Lamps and light fixtures of the 70s with all their rich colors are fantastic. Its a bit of a cheat, but I’ve mixed several in with my mostly 1960s furniture and they blend perfectly.

  2. Katie B. says:

    I love this. You can tell someone decorated this place with only things they really liked. I have always adored A-frames since I was a child. If I ever get a vacation property, I want an A-frame tiny house!

  3. Allison says:

    Oh, golly, we built an A-frame house in 1977. And when I say built, I mean every single solitary nail driven, every board cut, every outlet wired, every sq ft of cement mixed, every yard of drainfield ditch dug was done by the labor of hubby, myself, and the occasional friend… with nary a “professional” in sight. *sigh* What energy we had.

    A-frames was considered an easy DIY style of construction, but they make uncomfortable houses.

    But they do look cool in magazine illustrations!

  4. Nina462 says:

    the phrase is “there is a fine line between tasteful and tacky”. Feel free to use it, I say it all the time!

  5. Deanne says:

    I don’t know why – but my first thought was “Awww, it’s the Fisher Price A-frame house in real life!” The middle part looks like it should just open right up! Put a handle on top and you have a play toy for the jolly green giant! Love it.

  6. Carolyn says:

    As a teenager then, I don’t remember a whole lot of the 1970’s except the weird stuff: matching white shoes and belt for your polyester leisure suit and Quiana knit shirt (OK, I like the Quiana knits, so soft!) open to…there and the creepy mustache.
    I agree that those who hate MCM think of the ’70’s first (odd, since it’s pretty much at the end of Mid-Century!) but this house, oh, THIS house – they sure did it right! What an entrance! That tile and then how they continued the hues throughout the house. The fireplaces – fondue and apres ski, anyone? This is how you do shag carpets!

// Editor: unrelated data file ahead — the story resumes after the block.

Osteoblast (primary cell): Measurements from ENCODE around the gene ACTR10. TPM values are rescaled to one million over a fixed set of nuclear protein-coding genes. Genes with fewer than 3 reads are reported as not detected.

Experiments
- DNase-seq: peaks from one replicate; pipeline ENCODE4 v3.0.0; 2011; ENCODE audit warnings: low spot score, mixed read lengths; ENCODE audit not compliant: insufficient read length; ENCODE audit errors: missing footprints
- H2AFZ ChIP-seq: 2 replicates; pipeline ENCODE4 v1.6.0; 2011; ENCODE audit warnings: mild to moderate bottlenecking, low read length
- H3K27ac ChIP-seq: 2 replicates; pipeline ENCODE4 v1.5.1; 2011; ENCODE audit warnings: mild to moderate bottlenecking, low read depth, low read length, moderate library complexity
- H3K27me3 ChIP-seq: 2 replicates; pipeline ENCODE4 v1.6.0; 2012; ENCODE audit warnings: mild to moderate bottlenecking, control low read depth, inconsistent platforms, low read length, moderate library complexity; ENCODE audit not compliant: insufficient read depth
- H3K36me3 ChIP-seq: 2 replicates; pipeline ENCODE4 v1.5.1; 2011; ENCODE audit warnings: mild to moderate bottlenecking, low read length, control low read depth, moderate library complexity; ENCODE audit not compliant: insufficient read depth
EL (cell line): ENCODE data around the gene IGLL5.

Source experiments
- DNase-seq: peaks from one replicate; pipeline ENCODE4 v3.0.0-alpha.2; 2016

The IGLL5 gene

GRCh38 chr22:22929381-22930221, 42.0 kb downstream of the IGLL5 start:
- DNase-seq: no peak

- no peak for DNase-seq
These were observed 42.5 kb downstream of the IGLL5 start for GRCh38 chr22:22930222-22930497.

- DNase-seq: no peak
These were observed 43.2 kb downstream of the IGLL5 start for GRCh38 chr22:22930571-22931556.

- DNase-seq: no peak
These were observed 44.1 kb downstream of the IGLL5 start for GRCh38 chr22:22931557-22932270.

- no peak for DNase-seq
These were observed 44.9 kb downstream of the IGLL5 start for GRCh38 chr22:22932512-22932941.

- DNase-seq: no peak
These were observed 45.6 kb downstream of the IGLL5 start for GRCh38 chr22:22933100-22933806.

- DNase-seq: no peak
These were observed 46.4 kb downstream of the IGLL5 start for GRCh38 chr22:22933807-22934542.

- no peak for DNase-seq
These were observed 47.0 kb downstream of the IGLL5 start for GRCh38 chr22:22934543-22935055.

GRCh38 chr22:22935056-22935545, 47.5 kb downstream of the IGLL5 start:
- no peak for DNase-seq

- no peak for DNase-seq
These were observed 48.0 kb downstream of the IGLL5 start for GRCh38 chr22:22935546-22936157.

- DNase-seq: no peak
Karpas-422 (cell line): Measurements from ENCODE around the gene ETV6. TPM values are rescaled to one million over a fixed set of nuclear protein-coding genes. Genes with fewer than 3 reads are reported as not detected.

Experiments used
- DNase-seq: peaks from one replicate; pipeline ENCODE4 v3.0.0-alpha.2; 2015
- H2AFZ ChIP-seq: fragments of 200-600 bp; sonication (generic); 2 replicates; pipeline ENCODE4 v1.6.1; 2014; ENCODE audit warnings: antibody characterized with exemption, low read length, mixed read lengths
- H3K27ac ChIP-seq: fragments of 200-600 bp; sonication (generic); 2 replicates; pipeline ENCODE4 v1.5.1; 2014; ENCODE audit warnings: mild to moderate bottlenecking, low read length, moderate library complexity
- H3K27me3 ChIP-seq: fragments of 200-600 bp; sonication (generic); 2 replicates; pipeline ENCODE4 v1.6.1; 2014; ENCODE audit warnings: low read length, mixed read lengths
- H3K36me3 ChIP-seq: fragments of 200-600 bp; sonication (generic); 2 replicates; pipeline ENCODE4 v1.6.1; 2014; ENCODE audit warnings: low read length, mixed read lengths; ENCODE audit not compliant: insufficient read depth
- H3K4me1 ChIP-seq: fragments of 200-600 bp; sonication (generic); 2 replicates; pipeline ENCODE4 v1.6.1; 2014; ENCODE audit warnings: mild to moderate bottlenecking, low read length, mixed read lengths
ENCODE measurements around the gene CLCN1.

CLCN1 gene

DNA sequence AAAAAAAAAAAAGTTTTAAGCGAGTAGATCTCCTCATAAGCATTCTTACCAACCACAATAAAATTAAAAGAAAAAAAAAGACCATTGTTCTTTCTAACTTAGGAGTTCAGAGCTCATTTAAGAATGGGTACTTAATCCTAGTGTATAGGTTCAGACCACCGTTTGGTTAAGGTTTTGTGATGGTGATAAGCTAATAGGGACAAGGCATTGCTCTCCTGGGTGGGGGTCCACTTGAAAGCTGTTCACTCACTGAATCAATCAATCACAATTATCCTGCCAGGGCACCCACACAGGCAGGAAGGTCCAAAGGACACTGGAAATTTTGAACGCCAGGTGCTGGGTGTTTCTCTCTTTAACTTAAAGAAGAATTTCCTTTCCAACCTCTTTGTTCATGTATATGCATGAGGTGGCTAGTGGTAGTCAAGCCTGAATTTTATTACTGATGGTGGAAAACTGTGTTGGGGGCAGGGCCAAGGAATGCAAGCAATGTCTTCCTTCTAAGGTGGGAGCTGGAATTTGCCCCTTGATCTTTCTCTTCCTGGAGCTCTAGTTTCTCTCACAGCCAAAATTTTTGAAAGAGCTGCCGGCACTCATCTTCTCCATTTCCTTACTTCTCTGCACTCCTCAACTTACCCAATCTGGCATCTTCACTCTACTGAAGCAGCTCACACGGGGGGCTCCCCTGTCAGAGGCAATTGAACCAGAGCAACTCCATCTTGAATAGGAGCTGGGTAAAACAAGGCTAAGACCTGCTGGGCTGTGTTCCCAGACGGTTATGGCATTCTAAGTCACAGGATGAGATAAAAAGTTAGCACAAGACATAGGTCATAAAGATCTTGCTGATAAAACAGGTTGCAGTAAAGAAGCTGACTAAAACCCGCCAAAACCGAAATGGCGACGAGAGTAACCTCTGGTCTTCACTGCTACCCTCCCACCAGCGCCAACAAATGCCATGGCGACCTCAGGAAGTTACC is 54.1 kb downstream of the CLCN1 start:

Oh, to come along with the prospective buyers who appreciate this and what the expressions on their faces.
    Look at the picture of the chair with the red pillow – could that be where that stairs goes down to?

  7. Marilyn says:

    This house, for me is a little overwhelming with so many angles and colors. I never was particularly excited with the 70’s decor…too mis-mash…..I am sure others will love it…..

  8. SuzyB says:

    OMG! If this house was in my neighborhood (in Canada), I would buy it in a heart beat and not change a thing! My girls would have SO many places to play hide and seek!

  9. Stephanie O says:

    I agree with SuzyB: this wonderful, whimsical house makes my heart SING! The light from those spectacular windows, the cubby space, the funkadelic detailing … what a happy vibe this place gives off!

  10. judy mcfarlane says:

    Thank you so much for allowing us a glimpse into these well preserved time capsules. What a feast for the eyes.

Leave a Reply

Commenting: Information

All comments are moderated, generally within 24 hours. By using this website you are agreeing to the site's >> Terms of Service, << which include commenting policies, and our >> Privacy Notice. << Before participating, read them in full.

Your email address will not be published. Required fields are marked *

This site uses Akismet to reduce spam. Learn how your comment data is processed.